The vegetable garden is probably the focal point of the backyard. It is both ornamental and functional. I think all gardens should be both and it really isn't a difficult thing to do.
I have posted pictures of my A-frames before, but never disclosed the plan or story. So here it is. When I first retired and began intensively gardening I had this vision of a wooden trellis with decorative poles sticking up in the vegetable garden. The decorative poles are part of the A-frame. Can you see them? Unfortunately, I am not real quick when it comes to visualizing things. I got the idea for the decorative poles from a magazine picture. What I did not know was that those poles were permanently placed in the garden. I did not want this for my garden.
So I initially created the most stupidest trellis just so I could have decorative poles sticking up in my garden. It consisted of the two decorative poles, some 2x2s, and a string trellis. The trellis looked great, and even kind of worked, but only when nothing was growing on it. The stand was a 2x4 base which was supposed to keep the trellis upright. It was fashioned kind of like a hat rack. Not too stable at all. Nope. It blew over all the time, and I finally got sick of it. Like I said, I am not always the sharpest tool in the shed.
An A-frame was the solution. There is no way this baby is going anywhere. I used the following materials:
a) Two decorative poles (about $20 for both at Lowes)
b) 4 total 2x4s (for bracing the top and bottom of the end pieces together (2) and to join to the decorative poles to make the frame)
c) 1/2" carriage bolts (2) [They need to be long enough to fit thru both the decorative pole and a 2x4]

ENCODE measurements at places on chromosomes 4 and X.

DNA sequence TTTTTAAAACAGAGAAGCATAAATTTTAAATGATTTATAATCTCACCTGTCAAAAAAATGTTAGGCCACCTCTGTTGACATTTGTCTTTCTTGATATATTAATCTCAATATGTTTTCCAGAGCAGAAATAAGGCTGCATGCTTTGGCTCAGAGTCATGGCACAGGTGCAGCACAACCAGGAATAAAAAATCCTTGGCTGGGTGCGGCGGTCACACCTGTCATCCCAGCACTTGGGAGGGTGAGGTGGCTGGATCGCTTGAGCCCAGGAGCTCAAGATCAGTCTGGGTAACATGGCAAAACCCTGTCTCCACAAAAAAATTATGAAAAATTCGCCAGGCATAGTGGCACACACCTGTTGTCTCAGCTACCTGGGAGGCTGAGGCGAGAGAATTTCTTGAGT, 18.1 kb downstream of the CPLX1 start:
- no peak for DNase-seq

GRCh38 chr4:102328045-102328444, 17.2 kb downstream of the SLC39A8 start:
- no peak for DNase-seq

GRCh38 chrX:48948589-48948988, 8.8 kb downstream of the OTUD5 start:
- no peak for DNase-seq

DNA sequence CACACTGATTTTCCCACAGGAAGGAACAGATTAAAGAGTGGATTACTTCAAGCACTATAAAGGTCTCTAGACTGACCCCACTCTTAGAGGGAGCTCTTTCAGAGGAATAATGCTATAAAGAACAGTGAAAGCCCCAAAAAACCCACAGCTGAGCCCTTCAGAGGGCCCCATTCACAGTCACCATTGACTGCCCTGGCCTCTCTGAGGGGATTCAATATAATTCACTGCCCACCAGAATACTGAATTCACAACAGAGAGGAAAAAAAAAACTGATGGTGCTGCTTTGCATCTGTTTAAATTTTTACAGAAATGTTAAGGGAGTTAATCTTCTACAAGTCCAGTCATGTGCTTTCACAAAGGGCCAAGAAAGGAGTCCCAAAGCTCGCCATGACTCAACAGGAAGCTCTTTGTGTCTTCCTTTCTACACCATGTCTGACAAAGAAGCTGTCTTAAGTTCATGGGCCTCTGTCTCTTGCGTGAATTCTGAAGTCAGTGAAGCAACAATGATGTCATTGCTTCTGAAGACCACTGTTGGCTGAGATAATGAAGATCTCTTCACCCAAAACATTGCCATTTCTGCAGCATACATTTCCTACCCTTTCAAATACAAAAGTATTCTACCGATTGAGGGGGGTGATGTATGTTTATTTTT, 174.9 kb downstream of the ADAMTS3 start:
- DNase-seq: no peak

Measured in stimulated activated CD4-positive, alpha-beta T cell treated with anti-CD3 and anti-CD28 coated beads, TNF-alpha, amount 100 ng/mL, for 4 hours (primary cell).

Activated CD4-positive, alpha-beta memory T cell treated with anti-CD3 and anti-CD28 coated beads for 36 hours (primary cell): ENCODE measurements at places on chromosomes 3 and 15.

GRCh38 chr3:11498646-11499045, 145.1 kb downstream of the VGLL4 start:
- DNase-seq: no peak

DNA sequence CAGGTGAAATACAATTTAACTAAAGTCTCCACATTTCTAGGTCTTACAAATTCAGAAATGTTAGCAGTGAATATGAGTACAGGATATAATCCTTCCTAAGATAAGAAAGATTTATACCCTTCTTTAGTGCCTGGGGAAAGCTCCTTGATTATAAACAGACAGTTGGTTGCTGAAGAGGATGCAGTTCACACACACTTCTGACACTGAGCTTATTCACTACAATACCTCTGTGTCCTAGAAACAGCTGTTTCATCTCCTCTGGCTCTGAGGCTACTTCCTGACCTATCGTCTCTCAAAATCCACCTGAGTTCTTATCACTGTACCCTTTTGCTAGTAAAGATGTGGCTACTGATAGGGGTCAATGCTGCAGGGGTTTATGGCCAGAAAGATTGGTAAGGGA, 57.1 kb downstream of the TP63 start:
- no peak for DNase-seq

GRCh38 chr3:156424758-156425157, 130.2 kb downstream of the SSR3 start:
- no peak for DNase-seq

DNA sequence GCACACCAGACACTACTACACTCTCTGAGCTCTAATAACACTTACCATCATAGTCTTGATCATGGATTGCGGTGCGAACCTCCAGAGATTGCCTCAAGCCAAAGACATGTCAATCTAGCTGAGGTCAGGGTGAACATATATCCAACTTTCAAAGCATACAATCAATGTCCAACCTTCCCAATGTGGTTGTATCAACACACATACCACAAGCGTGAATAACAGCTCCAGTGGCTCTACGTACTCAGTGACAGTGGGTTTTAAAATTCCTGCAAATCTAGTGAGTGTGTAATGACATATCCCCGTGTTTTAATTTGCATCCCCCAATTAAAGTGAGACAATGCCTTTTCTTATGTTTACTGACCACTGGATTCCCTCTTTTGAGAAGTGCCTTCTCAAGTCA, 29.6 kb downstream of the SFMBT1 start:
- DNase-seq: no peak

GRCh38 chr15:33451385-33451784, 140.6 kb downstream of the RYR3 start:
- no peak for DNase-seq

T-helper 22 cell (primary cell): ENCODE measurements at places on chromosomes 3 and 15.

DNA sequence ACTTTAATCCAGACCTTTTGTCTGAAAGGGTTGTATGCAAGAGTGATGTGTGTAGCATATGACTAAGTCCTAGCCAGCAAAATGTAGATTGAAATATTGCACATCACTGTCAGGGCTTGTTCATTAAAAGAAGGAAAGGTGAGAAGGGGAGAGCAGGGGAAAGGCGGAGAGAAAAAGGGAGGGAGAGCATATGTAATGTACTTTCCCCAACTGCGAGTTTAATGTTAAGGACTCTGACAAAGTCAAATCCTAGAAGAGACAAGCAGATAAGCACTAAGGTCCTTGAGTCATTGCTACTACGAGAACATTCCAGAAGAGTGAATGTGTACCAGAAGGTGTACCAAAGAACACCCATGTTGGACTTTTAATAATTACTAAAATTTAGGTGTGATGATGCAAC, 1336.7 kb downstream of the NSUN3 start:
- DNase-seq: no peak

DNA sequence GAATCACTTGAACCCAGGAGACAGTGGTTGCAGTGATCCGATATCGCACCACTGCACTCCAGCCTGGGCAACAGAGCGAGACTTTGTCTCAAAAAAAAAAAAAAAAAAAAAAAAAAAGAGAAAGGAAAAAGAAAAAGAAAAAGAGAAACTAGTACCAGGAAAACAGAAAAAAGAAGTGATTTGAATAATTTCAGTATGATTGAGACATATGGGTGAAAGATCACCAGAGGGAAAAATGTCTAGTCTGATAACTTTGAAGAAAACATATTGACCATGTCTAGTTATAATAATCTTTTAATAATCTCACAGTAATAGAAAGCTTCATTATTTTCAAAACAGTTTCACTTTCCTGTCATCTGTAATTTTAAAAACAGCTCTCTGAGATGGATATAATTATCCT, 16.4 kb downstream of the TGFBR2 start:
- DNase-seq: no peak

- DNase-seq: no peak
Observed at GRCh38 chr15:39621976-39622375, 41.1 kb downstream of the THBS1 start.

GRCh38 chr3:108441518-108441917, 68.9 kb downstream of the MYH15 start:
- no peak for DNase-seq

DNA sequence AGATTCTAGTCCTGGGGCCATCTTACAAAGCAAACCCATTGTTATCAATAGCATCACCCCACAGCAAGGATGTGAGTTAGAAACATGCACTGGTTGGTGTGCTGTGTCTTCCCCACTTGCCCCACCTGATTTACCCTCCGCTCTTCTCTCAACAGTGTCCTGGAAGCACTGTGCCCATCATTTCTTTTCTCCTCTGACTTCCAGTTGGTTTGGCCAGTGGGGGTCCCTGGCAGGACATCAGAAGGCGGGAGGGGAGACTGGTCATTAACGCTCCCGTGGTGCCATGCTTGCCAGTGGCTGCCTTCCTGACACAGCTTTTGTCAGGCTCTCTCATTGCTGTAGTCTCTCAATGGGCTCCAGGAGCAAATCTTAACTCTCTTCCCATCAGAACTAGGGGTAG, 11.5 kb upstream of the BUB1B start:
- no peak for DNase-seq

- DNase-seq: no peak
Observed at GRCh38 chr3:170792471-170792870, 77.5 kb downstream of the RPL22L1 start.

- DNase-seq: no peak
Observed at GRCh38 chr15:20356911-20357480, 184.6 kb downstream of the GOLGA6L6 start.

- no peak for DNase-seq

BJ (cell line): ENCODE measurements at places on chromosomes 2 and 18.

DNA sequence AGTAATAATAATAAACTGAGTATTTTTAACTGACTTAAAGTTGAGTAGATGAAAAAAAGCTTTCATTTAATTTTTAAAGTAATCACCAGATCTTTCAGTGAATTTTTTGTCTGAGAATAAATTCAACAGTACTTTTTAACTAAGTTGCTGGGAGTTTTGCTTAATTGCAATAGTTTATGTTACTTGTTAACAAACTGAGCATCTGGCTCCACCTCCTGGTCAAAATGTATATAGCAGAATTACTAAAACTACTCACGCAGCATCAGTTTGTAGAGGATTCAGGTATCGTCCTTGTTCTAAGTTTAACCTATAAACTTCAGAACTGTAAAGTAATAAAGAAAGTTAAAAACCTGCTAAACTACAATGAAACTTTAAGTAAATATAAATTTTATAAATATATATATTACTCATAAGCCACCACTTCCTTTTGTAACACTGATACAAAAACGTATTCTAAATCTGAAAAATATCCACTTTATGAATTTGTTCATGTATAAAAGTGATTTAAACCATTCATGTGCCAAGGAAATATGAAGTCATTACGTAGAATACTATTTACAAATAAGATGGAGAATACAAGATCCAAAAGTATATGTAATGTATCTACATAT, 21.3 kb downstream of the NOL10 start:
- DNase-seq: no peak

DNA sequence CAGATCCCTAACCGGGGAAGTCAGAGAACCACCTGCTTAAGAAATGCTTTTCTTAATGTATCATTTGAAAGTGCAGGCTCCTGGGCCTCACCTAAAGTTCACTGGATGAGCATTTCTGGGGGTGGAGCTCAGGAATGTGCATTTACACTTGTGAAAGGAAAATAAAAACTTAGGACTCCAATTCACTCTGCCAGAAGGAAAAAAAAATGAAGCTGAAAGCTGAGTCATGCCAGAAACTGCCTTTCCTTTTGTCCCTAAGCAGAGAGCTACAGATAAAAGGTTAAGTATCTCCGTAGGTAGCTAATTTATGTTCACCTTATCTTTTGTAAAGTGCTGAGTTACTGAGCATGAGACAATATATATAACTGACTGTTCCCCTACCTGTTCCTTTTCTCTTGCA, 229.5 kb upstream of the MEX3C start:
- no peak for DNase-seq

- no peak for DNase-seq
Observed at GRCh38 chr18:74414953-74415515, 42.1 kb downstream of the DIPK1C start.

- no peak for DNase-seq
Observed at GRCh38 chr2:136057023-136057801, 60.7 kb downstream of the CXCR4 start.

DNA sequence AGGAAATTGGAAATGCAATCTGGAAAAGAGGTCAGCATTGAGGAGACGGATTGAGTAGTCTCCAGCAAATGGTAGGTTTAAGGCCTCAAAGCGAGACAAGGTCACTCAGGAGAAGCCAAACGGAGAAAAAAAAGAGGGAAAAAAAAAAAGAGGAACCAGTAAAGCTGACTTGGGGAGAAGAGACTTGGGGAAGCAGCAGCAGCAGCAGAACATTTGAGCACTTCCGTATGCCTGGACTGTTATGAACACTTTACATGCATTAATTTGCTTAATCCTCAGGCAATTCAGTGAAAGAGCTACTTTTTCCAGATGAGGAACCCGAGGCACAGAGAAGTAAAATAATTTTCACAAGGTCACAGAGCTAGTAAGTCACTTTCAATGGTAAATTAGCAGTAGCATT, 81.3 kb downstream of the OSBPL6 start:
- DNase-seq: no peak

d) 8 1/2" washers (4 per pole for a total of 8 per A-frame)
e) Concrete reinforcing wire, but a string trellis or any type of fencing will work too.
I stood one of the two decorative poles up in a bed (most all of the beds are the same width so that was not an issue), and held a 2x4 next to it to mark for the hole. This is an important step to be sure you get the right angle for your beds and use. I cut the 2x4s to size, leaving a bit of excess for a decorative purpose, drilled the holes through the decorative poles and 2x4s, placed one washer on the carriage bolt, stuck it through the decorative pole, placed two more washers (so the two poles would move freely and fold up easily), put the 2x4 on, placed on the last washer, and finger tightened the nut. That takes care of the two end pieces.
I next determined the length of the trellis. I made three A-frames for my garden. Some of my beds are long, and some are short. I wanted the flexibility to move the trellises around into any bed. I can also mix and match the trellis if desired. You don't want the trellis so long you can't handle moving them easily. I cut two more 2x4s to length and nailed them onto the top and bottom of the end pieces horizontally. Now the basic frame is complete.
I next added the concrete reinforcing wire. This stuff is worth its weight in gold to the home gardener. It has so many uses and if you are smart and lucky, you can find it for next to nothing. I cut the wire to length and attached it to the frame with cable ties. On one of the A-frames I used regular galvanized fencing wire since I am out of concrete reinforcing wire. It will work fine but the holes are a bit smaller. I prefer the large holes of the concrete reinforcing wires since I can reach through them easily. Any twining vegetables you grow on these A-frames will most likely hang down through the holes. You can easily harvest the vegetables on the underside without reaching through any holes.
My frames are stained but that is not a necessary step. I prefer stained wood to help dissuade the carpenter bees and to protect the wood from the elements. If you do stain your trellis, it is much easier to do so before you build the A-frame.
Gourds and cucumbers will happily grow along these trellises all summer. Growing these vining vegetables vertically saves a lot of room in the garden, makes harvesting easier, and keeps the fruit much neater, straighter and easier to see. You can also grow beans and peas on them. Just about any vining vegetable will love these A-frames and they are not blowing over in the winds! If you do try out the A-frames, let me know how they work for you.
in the garden....